If the skies look a little hazy in northern and eastern Utah this weekend, you can blame the wildfires that are currently ravaging Canada.

The National Weather Service confirmed Friday that smoke primarily from Alberta, Canada, is seeping down into Utah. KSL meteorologist Matt Johnson explains that there are currently a pair of high-pressure systems set up in the West — one over California and another over the Montana-Alberta border — that's pushing wildfire smoke south into the U.S.'s Intermountain region, including Utah.

"We might be seeing it this weekend thanks to that flow out of the north," he said. "It's just coming down in that northerly flow. We are seeing nasty, nasty air. It's just too soon to be seeing the smoke but that's the origin, it's way up north."

It's unclear how long this pattern will last. The Utah Division of Air Quality forecast calls for moderate, or yellow air quality across the state Friday, Saturday and Sunday. Agency officials tweeted Friday afternoon that smoke will "continue to move southeast and hopefully move out by Sunday with forecasted wind."

"If you have chronic heart or lung conditions pay attention to your body. Avoid outdoor exertion if you're in an area with visible smoke or haze," they added.

So what's the deal with the wildfires? It mostly goes back to the different climate patterns in the West this winter.

While Utah and a good portion of the West and Midwest benefited from robust — and record-setting — moisture this winter, the Pacific Northwest and western Canada missed out on the storms, as the jet stream set up over California before pelting Nevada, Utah and several states east of the Beehive State.

Spring storms helped the situation some but the Pacific Northwest region in the U.S. had its 32nd-driest first half of the water year, from October 2022 through March 2023, according to the National Centers for Environmental Information. Its records date back to 1895. The agency reported that Utah had its fourth-wettest first half of the water year, to give an idea of the stark contrast in winters.

Canada experienced a similar warm, dry pattern as the Pacific Northwest. Country officials note that the average Canadian temperature this winter was 1.9 degrees Celcius above its baseline average, or about 3.4 degrees Fahrenheit. Many parts of western Canada recorded temperatures between 4.5 to 9 degrees Fahrenheit above the average between the start of December and the end of February.

It was also dry, especially in the country's western half. One expert told CBC this week that the winter "provided one of the lowest snowpacks he's seen."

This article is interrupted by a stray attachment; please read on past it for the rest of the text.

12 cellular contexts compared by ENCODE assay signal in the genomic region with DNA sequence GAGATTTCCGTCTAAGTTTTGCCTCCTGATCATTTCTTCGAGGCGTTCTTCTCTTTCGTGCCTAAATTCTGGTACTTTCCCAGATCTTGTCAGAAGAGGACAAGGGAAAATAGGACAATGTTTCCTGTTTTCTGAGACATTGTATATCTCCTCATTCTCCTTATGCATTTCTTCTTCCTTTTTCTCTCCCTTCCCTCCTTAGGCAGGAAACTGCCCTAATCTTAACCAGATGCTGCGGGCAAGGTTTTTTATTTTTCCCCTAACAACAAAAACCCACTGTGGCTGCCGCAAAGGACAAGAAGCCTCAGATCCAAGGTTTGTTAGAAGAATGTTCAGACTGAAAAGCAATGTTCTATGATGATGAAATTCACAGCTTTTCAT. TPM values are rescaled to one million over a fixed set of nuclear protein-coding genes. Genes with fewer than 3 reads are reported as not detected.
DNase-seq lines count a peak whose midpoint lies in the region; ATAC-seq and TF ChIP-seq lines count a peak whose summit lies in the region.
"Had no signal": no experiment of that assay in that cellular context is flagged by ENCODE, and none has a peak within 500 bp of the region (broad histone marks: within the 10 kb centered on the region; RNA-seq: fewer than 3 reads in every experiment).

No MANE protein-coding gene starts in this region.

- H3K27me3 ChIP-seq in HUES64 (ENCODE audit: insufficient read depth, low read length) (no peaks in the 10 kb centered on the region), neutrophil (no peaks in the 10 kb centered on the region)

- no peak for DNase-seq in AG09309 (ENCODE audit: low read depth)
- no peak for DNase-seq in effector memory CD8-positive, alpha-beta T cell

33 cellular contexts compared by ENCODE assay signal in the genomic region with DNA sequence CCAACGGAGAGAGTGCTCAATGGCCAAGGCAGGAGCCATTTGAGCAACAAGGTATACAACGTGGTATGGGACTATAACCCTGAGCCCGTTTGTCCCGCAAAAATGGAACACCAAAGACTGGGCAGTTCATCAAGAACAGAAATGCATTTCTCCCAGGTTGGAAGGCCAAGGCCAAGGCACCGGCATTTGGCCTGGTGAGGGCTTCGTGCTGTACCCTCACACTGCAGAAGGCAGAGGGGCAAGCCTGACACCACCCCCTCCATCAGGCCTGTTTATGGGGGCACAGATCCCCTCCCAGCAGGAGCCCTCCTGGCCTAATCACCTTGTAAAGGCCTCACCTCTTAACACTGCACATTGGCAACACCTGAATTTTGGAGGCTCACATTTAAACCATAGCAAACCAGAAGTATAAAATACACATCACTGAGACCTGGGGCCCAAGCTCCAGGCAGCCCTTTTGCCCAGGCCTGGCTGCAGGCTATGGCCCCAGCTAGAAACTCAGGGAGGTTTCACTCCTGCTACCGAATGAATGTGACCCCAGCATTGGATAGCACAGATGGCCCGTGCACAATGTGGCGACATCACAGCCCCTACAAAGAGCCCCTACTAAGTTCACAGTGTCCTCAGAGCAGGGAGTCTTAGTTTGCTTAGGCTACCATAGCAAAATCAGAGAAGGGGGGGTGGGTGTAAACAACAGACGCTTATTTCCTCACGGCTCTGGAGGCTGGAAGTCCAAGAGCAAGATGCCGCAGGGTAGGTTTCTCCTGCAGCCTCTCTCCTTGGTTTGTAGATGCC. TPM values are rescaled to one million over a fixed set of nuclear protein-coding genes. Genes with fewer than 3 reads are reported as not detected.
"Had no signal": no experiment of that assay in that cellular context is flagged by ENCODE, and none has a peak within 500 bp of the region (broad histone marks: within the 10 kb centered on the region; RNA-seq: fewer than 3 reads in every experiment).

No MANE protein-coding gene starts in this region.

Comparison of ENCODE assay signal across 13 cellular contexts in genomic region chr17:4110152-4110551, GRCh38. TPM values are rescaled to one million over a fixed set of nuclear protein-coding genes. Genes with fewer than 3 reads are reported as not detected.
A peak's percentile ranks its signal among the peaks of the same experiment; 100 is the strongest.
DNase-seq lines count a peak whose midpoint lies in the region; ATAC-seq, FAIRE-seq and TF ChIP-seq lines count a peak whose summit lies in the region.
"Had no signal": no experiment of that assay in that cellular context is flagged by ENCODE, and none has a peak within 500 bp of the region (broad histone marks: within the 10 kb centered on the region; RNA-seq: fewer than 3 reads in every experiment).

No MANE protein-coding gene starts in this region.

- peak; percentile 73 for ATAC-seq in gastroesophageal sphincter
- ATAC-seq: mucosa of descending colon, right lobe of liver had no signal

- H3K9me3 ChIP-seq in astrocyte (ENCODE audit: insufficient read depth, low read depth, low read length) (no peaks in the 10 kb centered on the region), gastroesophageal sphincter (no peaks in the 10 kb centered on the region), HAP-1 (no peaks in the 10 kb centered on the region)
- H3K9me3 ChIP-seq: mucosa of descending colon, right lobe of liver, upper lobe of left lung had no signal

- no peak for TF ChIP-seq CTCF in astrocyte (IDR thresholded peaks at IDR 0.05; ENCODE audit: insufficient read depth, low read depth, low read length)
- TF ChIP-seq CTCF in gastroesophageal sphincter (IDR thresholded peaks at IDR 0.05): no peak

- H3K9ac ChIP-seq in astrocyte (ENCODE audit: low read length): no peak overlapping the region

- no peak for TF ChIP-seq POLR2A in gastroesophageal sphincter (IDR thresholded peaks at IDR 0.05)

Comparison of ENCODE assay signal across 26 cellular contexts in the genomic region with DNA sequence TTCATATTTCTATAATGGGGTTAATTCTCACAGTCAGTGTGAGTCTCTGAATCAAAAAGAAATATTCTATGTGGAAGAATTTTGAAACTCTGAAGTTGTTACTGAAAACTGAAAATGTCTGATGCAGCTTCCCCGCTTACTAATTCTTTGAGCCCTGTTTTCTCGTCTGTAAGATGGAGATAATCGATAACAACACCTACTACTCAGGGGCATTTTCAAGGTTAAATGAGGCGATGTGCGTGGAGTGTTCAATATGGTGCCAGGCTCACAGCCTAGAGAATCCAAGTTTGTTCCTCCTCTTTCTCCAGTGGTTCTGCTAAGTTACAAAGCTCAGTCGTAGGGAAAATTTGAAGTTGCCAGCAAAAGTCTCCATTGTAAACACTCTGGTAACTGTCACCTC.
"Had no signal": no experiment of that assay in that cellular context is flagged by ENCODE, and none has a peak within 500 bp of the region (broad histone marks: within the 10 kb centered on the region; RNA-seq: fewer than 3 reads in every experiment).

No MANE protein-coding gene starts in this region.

Both of these helped spark an early and abnormally large start to Canada's wildfire season, which has worsened in recent weeks. Terri Lang, a warning preparedness meteorologist for Environment and Climate Change Canada, told NBC News on Thursday that an "omega block" settled over the country, causing more extreme heat. She said it's a pattern that typically sets up over the summer but it's a "very unusual pattern" for May.

Natural Resources Canada reports that, through Wednesday, there have already been 1,402 fires that have scorched about 1.28 million acres of land in the country, an uptick of 132% in total fires and a 1,605% in acreage burned over the 10-year average by mid-May.

Hazy air in and around Salt Lake City on Friday, May 19, 2023. | Scott G Winterton, Deseret News

The agency adds that there are dozens of active uncontrolled wildfires in the country and that Alberta has declared a state of emergency over the issue. The province reported Thursday evening that more than 10,000 residents remain evacuated because of the fires.

Thousands of firefighters from all over the country and even from the U.S. have been dispatched to help out.

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"Canada is at national preparedness level 5, indicating full commitment of national resources is ongoing, demand for resources is extreme and international resources are being mobilized," Natural Resources Canada officials wrote Wednesday. "Nationally, the number of fires is well above average for this time of year and nearly 16 times the average for area burned for this time of year."

There may not be long-term relief in sight, either. CBC also reported long-range forecasts indicate there's a strong probability that above-normal temperatures will continue into the summer, which may exacerbate the country's drought and wildfire situation, especially in its western half.

That could lead to more incidents where smoke from those fires ends up in Utah later this year.

Full seven-day forecasts for areas across Utah — and current air quality conditions — can be found online, at the KSL Weather Center.

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